There is a general awareness that software complexity has been growing immensely over time. Starting a few decades ago with special-purpose tasks, such as calculating equations to send a man to the moon, we are now at a stage where our world and much of our lives depend intrinsically on software. Not only do systems such as autonomous cars contain huge software stacks, but they also depend on a plethora of programming languages, frameworks, and communication protocols. While in the past a single developer could keep a system in his or her head, this is rarely the case today. Moreover, it is no longer sufficient to be an expert in one programming language. Efficient development often requires someone to master many languages and frameworks.
This increased complexity has heightened the danger of making unintentional mistakes, wrongly applying a programming idiom from one language to another, or simply not being aware of some of the subtleties in a particular programming environment. These mistakes can lead to serious bugs, security vulnerabilities in code, and eventually catastrophic failures.
Software standards are aimed at providing some guidance for safe and secure programming, with the objective of preventing the most common mistakes developers make. To an extent, software standards teach developers how to avoid shooting themselves in the foot as they race to complete their projects.
There are different types of standards for different purposes. Besides simple syntactic guides that make code look more uniform, there are quality and security standards that take deep engineering expertise and practical observations and condense them into best practice rules and proactive guidance. Examples can be found in the automotive space, where MISRA standards have long been used to increase robustness and portability and prevent deep software flaws. Similarly, CERT has condensed security knowledge into language guides for the C/C++ and Java programming languages to enable the delivery of more secure and robust software. Other examples include guidance to avoid the most serious security pitfalls, as published in the OWASP Top 10 and the SANS/CWE Top 25 lists. No matter the individual focus, each standard aims to help software development organizations deliver better, higher quality, and more secure software.
The challenge with all these standards is that getting used to best practices takes some time. Realistically, no developer has the time or inclination to read through these standards and have them open on their desks while coding.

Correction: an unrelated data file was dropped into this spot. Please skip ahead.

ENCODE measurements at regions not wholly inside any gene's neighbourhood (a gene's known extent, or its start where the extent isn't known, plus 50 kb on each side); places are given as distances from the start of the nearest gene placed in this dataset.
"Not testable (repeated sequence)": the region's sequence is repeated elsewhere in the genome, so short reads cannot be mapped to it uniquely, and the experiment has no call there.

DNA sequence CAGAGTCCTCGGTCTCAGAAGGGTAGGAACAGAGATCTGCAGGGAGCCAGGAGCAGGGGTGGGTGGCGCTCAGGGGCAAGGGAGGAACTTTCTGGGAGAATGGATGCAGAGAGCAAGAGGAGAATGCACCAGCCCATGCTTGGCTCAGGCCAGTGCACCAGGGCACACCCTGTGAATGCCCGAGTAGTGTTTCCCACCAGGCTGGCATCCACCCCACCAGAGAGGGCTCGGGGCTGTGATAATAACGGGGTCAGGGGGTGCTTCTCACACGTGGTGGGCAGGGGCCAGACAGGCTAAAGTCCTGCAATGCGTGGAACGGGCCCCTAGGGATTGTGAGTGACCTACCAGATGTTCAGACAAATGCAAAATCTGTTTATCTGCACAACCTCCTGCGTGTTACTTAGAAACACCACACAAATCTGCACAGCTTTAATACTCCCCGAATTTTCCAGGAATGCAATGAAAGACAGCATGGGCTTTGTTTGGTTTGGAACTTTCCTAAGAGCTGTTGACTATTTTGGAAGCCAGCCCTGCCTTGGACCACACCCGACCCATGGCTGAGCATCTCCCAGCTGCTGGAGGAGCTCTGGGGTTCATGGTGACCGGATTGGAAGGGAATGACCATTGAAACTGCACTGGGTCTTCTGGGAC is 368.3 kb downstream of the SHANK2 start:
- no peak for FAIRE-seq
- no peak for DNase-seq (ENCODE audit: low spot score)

Fortunately, these days there are automated software solutions, such as Coverity static analysis, that look over your shoulder to automatically identify standards violations and guide you to becoming a more proficient and secure coder. Static analysis serves as your code-reviewing colleague, assisting you along the way.
Moreover, these automated solutions can be integrated both into the back end of the continuous development and integration process to ensure code quality, and directly into the front-end IDEs to prevent bugs from slipping into your code in the first place.
Synopsys has invested heavily in helping developers and development organizations bring high-integrity software to market faster. Coverity static analysis supports a wide variety of standards and coding guidelines tailored to your need and industry. Whether it’s MISRA C/C++, CERT C, OWASP Top 10, SANS/CWE 25, or general CWE classifications, we have you covered. Not only that, but Synopsys provides industry-leading scalability and precision that sets you up for a compliant and secure future.
Dr. Ralf Huuck is a director and senior architect with Synopsys’ Software Integrity Group. He focuses on driving next-generation technology for practical and actionable software security and compliance tools. Prior to joining Synopsys, Ralf served as the CEO with the security tool company, Goanna Software, and as a Principal Researcher with R&D lab, NICTA. He is also an Adjunct Associate Professor with UNSW, Australia.